You will likely have more financing options at your fingertips the longer your business operates, especially if you have a proven cash flow. Here are some options to consider once your business has been in operation for six months or longer.

  • Short-term business loans: Lenders typically require at least six months of business history and a credit score above 500 to qualify for short-term loans. You will also likely need a minimum annual revenue of $50,000 or higher.
  • Business lines of credit: Businesses can access up to $250,000 in revolving funds with a business line of credit, only paying interest on the amounts withdrawn. Most lenders require a minimum of six months in business, although some lenders provide unsecured business lines of credit with no collateral for startups.
  • Small business grants: Grants provide free money that you don’t need to repay, and the awarding organization takes no ownership of the business. Depending on your business, there may also be additional minority business grants available.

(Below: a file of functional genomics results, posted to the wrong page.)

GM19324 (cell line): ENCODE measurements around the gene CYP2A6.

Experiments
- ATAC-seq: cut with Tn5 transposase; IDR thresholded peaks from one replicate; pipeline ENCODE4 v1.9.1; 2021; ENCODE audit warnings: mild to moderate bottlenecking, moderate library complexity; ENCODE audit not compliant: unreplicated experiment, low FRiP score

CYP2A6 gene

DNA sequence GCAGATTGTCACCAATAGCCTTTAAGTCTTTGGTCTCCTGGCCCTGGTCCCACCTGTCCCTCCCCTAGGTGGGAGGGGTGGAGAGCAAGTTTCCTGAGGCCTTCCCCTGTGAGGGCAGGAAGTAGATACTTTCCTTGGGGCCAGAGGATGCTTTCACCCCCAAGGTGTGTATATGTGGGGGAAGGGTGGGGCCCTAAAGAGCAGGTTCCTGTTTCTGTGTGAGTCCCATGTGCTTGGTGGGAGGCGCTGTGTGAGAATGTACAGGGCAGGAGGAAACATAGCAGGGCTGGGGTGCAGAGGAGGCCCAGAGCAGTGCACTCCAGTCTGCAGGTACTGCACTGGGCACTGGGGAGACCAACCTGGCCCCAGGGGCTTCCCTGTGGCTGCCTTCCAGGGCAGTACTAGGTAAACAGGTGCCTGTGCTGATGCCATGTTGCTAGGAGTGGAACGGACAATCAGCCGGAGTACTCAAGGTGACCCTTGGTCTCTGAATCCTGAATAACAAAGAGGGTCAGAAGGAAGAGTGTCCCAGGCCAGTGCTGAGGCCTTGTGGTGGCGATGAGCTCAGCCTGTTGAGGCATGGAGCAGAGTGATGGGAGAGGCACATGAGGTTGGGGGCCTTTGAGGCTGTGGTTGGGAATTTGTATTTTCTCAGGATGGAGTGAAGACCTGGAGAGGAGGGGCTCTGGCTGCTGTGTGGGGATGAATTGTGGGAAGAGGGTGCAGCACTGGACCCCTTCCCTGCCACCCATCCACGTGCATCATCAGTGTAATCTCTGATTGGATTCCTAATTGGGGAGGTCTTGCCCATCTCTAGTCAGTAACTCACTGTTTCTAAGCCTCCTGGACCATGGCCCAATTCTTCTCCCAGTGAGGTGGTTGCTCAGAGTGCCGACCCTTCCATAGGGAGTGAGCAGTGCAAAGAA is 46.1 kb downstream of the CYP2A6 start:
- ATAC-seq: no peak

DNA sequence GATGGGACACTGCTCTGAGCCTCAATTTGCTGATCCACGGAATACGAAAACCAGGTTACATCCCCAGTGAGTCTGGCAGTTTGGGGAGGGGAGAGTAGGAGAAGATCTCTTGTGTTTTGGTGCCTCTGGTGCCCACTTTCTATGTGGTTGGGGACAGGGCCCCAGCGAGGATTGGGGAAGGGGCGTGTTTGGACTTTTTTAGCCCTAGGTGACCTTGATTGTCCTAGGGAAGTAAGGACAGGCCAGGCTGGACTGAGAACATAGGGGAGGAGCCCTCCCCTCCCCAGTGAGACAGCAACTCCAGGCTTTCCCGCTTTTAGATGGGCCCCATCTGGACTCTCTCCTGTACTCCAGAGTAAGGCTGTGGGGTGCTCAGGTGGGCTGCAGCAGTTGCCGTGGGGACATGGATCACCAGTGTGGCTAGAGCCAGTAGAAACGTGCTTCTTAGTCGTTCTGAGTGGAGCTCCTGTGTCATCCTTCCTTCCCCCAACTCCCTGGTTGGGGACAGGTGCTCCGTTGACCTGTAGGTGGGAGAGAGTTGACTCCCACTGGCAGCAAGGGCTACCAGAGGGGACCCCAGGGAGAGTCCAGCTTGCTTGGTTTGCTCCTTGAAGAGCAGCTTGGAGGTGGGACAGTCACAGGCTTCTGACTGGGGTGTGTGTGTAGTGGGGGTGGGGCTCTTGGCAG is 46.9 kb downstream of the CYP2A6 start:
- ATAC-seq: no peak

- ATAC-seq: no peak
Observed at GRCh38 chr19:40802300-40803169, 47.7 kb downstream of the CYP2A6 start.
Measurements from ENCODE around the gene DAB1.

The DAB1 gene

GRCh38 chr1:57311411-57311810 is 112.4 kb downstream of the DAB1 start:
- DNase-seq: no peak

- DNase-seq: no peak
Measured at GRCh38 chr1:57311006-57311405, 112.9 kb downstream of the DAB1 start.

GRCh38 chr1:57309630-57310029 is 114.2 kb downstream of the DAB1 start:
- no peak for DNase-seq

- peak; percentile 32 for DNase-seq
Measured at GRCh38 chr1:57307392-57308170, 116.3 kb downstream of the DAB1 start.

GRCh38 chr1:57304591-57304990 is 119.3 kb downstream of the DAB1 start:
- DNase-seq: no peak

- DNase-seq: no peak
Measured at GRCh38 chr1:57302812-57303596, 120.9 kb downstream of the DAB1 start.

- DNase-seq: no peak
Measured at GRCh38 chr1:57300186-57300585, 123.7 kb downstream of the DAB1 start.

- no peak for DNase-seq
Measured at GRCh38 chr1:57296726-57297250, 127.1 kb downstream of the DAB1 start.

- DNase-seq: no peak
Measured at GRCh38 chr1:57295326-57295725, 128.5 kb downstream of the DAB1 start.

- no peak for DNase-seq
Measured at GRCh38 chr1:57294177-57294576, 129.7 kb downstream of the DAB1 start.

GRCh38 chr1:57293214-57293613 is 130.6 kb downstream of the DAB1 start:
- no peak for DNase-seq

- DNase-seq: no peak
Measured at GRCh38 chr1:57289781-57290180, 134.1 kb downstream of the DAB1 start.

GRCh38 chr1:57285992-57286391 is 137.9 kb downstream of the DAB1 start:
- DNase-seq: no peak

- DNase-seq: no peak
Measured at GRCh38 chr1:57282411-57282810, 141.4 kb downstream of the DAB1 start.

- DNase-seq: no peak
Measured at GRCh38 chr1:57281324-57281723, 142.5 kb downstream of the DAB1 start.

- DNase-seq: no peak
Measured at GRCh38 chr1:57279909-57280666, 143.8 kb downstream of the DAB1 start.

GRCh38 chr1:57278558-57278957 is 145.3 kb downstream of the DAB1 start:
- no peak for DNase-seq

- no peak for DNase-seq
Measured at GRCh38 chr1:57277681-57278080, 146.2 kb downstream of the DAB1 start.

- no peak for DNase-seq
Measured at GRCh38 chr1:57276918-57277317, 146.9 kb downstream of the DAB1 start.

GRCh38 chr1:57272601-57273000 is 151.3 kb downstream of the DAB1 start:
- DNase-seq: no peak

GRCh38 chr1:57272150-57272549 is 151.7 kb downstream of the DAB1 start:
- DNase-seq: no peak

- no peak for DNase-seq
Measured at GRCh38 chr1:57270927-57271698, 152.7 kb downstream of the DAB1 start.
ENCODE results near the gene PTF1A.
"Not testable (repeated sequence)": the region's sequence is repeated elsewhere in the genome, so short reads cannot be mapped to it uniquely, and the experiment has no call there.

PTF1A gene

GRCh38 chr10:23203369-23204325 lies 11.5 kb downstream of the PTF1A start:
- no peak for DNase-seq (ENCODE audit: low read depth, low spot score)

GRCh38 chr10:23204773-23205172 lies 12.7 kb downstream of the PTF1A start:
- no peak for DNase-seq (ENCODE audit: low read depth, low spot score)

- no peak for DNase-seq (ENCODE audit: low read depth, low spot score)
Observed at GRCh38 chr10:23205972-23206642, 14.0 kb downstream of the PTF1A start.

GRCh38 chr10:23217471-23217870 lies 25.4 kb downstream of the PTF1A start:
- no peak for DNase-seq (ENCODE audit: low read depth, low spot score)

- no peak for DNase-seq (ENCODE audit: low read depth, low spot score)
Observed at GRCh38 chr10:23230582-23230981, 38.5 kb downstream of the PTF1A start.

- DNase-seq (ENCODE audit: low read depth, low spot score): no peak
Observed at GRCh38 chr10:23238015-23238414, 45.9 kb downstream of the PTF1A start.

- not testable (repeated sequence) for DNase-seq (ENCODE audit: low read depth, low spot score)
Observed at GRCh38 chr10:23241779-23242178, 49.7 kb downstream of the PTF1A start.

Yes, there are several types of business loans for startups with no collateral requirement, such as unsecured business loans. Lenders may focus instead on credit score, expected future cash flows and a personal guarantee.

While some lenders offer bad credit business loans or no-doc business loans for companies with a spotty or limited credit history, there really aren’t business loans with no credit check. Low-credit-score borrowers can typically find starter loans with an online lender, but be prepared to pay higher interest rates with shorter repayment terms.

You need a steady cash flow from somewhere to stay on top of your business loan payments — either from the business or you personally. So, while figuring out how to start a business with no money, assets or collateral is possible, you need to carefully consider your repayment obligations before signing the dotted line.